Joanie Madden marching in the McLean Avenue parade
Over the past month, some PBS stations acknowledged that there might be more than one group of Celtic women who are making beautiful music that grew out of the heartland of Irish America, so they opened up their airwaves to a production that was filmed at Bushnell University last year.
The show was produced by Cherish the Ladies, who are now in their 29th year as a performing troupe, under the title of An Irish Homecoming which, unfortunately, did not land a metro New York PBS outlet this year during their predictable pledge drives aimed at coaxing cash out of the Celts under the pressure of their “pay to see” concept of programming.
While the Cherish the Ladies show may yet land a future airing locally, the multi-talented group and, in particular, its indefatigable leader and founder Joanie Madden received a real Irish homecoming where the Bronx meets Yonkers last weekend at events supporting the McLean Avenue St. Patrick’s Day parade.
In selecting as their grand marshal the popular Irish American musician Madden, the McLean Avenue Merchants Association couldn’t have chosen a more appropriate person for the honor.
Madden spent her grammar school years in Woodlawn, the Irish enclave in the Bronx where even today 53 percent of the residents claim some Irish blood according to the New York Daily News and the last census.
It was there her music lessons on whistle and flute began under the tutelage of Jack Coen, a fellow Galwegian and musician who often played with Joanie’s seminal influence, her father Joe, an accordion player from Portumna in East Galway.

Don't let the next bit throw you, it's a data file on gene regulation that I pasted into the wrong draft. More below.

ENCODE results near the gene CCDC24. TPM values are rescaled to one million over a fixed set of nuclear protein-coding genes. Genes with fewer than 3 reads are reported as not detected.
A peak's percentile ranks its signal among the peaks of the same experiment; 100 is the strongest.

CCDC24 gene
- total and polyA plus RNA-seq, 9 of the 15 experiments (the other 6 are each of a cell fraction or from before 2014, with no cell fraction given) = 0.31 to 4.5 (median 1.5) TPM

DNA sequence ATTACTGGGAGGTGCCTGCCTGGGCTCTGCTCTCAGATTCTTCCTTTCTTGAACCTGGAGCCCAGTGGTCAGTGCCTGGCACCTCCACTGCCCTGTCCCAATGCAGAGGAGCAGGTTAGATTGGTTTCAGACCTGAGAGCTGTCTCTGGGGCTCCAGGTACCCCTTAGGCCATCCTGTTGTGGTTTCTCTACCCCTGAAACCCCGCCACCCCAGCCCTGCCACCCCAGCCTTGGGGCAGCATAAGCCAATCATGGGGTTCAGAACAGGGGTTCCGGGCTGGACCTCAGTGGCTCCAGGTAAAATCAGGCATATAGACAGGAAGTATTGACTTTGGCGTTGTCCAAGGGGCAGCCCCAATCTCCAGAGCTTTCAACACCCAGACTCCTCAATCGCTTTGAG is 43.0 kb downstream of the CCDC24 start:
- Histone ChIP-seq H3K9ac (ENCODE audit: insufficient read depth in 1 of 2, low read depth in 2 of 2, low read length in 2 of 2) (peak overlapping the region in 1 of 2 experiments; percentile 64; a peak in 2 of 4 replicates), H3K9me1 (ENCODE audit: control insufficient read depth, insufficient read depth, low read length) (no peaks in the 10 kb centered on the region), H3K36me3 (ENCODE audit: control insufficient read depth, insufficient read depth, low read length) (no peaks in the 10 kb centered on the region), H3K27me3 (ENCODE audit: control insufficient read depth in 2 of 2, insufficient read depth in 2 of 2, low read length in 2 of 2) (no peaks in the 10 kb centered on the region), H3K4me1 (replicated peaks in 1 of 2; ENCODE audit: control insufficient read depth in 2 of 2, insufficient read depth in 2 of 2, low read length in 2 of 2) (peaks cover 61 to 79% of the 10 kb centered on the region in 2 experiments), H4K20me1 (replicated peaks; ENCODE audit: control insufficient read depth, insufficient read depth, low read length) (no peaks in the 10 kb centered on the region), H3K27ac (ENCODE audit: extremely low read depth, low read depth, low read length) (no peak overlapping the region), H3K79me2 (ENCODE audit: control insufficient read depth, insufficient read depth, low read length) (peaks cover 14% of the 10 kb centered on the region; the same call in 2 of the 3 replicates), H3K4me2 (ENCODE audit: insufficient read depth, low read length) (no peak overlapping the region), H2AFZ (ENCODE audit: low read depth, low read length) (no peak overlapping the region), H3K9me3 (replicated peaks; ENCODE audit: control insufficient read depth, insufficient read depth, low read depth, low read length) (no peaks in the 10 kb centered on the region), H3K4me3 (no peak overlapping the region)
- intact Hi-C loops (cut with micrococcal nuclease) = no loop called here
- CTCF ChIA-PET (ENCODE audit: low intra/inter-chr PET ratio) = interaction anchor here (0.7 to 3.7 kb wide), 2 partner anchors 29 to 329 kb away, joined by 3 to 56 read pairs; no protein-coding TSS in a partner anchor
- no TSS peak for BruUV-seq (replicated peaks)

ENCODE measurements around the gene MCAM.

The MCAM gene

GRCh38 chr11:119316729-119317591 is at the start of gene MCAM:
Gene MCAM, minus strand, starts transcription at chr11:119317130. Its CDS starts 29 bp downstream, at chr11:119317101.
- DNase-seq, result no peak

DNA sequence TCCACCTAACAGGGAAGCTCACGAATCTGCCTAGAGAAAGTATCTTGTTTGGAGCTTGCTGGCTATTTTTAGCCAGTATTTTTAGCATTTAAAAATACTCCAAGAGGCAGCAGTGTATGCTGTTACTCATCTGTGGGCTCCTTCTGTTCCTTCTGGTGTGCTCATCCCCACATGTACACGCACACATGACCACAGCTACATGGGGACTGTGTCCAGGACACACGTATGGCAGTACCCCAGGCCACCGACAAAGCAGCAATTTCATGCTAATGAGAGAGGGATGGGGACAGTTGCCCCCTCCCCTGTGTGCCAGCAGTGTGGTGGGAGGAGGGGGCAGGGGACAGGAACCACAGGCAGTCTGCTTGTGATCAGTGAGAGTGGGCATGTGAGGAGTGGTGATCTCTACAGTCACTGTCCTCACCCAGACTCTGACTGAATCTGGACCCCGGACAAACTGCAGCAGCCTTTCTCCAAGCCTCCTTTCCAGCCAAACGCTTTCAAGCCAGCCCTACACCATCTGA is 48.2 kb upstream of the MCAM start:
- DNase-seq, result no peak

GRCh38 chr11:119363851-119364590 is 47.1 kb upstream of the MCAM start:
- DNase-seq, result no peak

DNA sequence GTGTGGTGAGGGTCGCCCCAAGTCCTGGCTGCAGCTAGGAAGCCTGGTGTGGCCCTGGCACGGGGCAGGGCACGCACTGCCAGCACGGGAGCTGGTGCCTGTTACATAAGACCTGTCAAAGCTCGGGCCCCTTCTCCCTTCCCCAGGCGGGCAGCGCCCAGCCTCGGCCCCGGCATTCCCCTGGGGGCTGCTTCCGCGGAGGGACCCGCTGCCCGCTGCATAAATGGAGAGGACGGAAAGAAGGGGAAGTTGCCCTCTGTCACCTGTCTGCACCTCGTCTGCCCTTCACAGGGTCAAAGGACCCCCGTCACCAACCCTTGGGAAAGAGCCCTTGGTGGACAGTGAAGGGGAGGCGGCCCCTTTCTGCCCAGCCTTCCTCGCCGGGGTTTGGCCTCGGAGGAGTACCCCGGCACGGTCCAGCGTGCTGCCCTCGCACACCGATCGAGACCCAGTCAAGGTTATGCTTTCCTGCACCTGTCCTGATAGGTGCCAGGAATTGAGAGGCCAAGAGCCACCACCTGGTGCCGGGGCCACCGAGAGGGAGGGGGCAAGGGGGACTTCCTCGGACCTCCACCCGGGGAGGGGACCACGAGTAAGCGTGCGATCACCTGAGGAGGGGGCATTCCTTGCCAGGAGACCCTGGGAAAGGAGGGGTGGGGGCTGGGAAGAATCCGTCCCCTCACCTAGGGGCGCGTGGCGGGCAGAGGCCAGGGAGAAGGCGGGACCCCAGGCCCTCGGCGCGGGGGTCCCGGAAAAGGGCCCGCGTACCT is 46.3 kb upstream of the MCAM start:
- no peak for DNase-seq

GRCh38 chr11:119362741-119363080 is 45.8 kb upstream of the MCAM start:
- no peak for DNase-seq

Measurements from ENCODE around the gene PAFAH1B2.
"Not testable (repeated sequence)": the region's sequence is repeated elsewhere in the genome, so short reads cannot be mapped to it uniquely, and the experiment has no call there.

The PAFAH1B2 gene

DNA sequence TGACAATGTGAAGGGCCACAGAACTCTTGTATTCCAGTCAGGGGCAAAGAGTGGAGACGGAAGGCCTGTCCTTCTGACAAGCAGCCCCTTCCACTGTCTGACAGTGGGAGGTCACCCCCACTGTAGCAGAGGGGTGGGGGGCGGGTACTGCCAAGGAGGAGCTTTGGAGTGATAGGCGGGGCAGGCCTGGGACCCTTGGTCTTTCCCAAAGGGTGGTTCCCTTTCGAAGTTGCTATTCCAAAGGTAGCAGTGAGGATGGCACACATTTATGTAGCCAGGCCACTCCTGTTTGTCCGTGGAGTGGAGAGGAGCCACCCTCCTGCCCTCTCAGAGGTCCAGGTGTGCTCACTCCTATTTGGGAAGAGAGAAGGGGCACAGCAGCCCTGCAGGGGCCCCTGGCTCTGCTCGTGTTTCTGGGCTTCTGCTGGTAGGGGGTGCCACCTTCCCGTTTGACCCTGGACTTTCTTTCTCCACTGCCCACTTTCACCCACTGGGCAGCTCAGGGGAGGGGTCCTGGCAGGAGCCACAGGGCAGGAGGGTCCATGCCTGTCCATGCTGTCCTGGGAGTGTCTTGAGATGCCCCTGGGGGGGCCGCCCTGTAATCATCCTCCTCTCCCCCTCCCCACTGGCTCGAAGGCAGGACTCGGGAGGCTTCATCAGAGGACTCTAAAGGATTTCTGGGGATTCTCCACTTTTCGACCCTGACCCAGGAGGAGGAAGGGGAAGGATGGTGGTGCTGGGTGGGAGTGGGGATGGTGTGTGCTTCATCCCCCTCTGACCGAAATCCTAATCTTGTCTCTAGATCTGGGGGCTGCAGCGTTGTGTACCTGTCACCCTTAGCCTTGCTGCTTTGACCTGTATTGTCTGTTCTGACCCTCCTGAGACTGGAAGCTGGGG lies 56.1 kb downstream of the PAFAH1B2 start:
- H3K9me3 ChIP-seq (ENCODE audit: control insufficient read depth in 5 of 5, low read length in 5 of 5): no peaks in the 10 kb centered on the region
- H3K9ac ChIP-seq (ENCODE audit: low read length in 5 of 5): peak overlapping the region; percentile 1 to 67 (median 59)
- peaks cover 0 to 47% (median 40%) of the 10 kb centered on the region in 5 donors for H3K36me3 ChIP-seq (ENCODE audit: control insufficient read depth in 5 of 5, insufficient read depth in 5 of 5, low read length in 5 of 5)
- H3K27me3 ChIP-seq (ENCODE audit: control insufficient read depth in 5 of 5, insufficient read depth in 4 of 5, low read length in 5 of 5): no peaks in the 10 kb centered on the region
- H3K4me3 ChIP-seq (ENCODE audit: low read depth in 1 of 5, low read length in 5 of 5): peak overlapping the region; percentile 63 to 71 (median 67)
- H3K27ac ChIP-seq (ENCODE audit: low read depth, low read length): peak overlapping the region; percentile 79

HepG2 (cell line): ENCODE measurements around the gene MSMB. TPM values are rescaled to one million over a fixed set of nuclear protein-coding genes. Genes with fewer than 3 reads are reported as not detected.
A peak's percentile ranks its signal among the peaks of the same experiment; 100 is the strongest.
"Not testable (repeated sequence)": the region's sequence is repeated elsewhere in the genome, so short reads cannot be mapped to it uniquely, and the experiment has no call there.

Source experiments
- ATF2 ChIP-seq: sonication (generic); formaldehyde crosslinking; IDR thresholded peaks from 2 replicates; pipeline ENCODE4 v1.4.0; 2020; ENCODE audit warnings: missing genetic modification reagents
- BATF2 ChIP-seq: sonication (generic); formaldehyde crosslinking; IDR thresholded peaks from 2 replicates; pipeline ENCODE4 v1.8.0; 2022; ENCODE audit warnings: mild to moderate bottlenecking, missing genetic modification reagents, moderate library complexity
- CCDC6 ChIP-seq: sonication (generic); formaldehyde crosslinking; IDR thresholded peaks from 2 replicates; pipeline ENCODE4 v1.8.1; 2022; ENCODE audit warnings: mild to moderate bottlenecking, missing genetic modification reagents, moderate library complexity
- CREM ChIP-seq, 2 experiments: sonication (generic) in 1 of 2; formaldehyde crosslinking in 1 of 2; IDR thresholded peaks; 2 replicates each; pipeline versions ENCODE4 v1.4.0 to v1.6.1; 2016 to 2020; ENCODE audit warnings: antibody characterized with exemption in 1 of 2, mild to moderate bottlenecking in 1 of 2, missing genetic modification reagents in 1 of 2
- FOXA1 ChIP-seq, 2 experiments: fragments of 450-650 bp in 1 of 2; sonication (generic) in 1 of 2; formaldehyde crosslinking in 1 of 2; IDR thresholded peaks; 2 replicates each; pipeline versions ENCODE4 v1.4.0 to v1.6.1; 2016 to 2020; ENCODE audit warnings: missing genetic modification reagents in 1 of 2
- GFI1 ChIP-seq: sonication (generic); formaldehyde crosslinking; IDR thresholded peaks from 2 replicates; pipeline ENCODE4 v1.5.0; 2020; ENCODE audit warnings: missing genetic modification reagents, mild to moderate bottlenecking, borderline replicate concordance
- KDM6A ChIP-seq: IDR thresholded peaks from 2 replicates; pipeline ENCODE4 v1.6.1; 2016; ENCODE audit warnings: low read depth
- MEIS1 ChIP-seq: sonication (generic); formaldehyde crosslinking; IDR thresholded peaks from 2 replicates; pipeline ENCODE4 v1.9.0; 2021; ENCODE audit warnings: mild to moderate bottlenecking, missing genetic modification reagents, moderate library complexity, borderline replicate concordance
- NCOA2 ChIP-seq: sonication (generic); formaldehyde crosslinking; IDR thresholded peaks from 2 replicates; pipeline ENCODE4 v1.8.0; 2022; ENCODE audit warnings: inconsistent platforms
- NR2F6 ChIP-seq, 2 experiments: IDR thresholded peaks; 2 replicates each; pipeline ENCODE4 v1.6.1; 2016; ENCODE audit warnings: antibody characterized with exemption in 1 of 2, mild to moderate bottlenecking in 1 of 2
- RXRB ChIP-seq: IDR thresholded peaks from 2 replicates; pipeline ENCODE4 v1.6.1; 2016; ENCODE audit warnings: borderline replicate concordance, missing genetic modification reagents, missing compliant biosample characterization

The music stuck with her and many other young Irish American women who gave rise to the Cherish the Ladies phenomenon that was launched by Dr. Mick Moloney and the Ethnic Folks Arts Center back in the 1980s.
For a number of years Madden has owned her own home north of McLean Avenue, where she is a well-recognized and regular supporter of the neighborhood merchants and a loyal resident of Yonkers, which has also made her fellow members of Cherish the Ladies welcome during their tour respites.
So it was no surprise that Rory Dolan’s was packed to the gills last Thursday night as the ceremonial grand marshal sash was attached to Madden, kicking off the weekend.
As a member of the Irish community along McLean Avenue, Madden is well aware of the valuable work performed by the Aisling Irish Community Center (www.aislingcenter.org
) for all generations of Irish people.
Madden worked with them to create Cherish the Ladies’ first-ever concert in St. Barnabas Parish on Friday night, serving as a benefit for Aisling’s activities. A crowd of 500 or so turned up at St. Barnabas High School just a stone’s throw from where the parade would begin on Saturday.
Cherish the Ladies in concert at St. Barnabas on Friday night. (Photo by Donna Davis)
I have seen Cherish the Ladies perform in countless shows around this country and in Ireland, and I’m not sure I have ever experienced a better night’s entertainment or atmosphere from them and their special guests.